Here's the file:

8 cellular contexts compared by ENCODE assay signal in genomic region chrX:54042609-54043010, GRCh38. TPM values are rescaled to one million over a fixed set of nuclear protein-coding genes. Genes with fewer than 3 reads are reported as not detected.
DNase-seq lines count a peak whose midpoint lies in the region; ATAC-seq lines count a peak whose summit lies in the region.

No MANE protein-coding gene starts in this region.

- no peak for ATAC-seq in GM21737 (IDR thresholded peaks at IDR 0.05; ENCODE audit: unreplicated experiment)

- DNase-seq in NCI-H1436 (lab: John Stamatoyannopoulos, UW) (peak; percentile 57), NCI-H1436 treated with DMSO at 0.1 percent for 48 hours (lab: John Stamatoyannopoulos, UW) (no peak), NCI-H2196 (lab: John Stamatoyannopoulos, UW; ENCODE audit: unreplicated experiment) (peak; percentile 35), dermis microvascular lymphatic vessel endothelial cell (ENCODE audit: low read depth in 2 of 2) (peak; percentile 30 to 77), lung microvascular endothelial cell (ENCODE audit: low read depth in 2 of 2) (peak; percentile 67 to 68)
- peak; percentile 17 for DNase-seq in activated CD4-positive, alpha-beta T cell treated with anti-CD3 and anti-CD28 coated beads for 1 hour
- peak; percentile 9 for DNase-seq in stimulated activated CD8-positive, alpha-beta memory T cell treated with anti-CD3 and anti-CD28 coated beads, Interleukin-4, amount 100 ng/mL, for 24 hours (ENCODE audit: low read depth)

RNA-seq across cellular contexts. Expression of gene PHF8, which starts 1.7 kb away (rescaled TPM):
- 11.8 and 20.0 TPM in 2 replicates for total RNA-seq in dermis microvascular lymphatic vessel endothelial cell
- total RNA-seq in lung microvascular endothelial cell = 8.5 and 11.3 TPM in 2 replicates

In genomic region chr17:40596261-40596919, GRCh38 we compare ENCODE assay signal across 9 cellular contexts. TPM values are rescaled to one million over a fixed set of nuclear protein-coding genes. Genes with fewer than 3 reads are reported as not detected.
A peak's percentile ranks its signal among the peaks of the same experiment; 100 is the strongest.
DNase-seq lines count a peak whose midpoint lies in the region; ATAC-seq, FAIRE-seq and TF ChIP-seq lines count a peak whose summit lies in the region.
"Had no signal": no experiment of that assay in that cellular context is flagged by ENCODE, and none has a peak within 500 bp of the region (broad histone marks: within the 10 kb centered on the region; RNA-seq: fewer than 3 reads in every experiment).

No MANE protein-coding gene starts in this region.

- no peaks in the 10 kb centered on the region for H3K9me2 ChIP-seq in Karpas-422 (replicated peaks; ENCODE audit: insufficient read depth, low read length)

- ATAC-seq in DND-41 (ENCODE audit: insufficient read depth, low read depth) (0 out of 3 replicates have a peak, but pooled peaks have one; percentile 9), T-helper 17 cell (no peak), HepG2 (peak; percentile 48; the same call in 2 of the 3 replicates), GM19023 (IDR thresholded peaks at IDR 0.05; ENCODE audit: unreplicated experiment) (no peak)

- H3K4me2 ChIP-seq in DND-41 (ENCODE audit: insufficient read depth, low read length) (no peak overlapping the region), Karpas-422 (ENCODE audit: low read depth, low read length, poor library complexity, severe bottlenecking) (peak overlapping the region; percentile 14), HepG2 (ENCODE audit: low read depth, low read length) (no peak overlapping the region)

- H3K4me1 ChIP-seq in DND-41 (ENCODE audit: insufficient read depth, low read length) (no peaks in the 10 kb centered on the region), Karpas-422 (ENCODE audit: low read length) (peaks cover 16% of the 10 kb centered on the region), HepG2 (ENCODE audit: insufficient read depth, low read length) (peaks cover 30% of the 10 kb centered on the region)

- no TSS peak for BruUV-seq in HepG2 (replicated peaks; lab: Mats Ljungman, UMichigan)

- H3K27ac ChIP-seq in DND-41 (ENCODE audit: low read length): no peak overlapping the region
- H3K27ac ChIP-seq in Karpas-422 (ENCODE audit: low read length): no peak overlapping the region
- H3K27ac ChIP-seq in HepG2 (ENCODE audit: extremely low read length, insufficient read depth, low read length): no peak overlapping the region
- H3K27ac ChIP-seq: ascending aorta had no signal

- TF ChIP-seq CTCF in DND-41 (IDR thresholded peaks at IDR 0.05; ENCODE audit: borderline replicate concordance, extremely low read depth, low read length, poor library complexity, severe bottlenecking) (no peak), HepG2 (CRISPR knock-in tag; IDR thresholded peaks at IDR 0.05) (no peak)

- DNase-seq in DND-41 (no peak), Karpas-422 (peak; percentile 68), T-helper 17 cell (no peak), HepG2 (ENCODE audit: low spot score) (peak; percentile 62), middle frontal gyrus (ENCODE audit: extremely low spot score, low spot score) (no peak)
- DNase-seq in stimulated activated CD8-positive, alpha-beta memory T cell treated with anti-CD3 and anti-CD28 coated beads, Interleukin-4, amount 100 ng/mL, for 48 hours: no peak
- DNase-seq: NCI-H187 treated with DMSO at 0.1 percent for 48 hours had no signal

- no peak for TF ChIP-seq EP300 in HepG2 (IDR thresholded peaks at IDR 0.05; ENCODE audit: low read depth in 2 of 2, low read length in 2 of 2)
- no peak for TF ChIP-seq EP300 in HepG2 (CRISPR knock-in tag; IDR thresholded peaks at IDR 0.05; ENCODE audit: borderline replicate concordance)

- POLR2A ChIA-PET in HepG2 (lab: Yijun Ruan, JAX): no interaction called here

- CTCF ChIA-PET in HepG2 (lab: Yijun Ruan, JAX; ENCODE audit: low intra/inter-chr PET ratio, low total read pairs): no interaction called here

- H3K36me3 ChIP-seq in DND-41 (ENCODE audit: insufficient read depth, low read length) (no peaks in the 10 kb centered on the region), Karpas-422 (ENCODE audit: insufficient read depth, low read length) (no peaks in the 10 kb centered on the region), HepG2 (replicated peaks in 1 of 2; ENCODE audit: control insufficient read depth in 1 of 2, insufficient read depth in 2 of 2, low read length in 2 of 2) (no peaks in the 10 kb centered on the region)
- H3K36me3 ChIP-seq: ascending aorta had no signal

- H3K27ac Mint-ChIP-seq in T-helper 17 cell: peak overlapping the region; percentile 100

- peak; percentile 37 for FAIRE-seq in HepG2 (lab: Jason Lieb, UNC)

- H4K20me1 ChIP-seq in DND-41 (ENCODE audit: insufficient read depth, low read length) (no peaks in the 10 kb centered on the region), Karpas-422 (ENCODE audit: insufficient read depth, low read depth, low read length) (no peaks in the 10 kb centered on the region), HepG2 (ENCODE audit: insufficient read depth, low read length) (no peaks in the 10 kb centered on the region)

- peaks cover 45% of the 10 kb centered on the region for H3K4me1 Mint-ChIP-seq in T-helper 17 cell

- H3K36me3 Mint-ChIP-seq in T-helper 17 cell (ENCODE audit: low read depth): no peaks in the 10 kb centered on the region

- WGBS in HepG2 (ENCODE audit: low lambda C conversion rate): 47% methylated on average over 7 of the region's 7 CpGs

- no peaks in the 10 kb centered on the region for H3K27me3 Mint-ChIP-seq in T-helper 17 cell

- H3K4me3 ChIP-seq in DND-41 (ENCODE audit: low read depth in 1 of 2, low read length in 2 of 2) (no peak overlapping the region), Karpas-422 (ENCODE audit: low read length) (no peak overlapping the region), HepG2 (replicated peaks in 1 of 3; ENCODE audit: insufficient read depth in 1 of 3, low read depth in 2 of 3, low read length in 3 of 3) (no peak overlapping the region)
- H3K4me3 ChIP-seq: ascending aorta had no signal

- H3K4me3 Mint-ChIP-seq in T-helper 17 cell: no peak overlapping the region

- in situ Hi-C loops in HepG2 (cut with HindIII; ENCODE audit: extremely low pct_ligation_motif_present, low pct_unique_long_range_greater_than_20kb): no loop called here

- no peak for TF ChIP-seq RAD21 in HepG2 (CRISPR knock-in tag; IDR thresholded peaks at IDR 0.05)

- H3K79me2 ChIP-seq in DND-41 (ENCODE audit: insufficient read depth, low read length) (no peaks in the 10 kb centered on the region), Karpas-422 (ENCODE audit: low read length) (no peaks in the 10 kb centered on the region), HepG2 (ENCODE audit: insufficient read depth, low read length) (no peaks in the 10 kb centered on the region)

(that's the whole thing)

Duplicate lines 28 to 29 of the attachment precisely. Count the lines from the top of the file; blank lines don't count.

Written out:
- DNase-seq: NCI-H187 treated with DMSO at 0.1 percent for 48 hours had no signal

- no peak for TF ChIP-seq EP300 in HepG2 (IDR thresholded peaks at IDR 0.05; ENCODE audit: low read depth in 2 of 2, low read length in 2 of 2)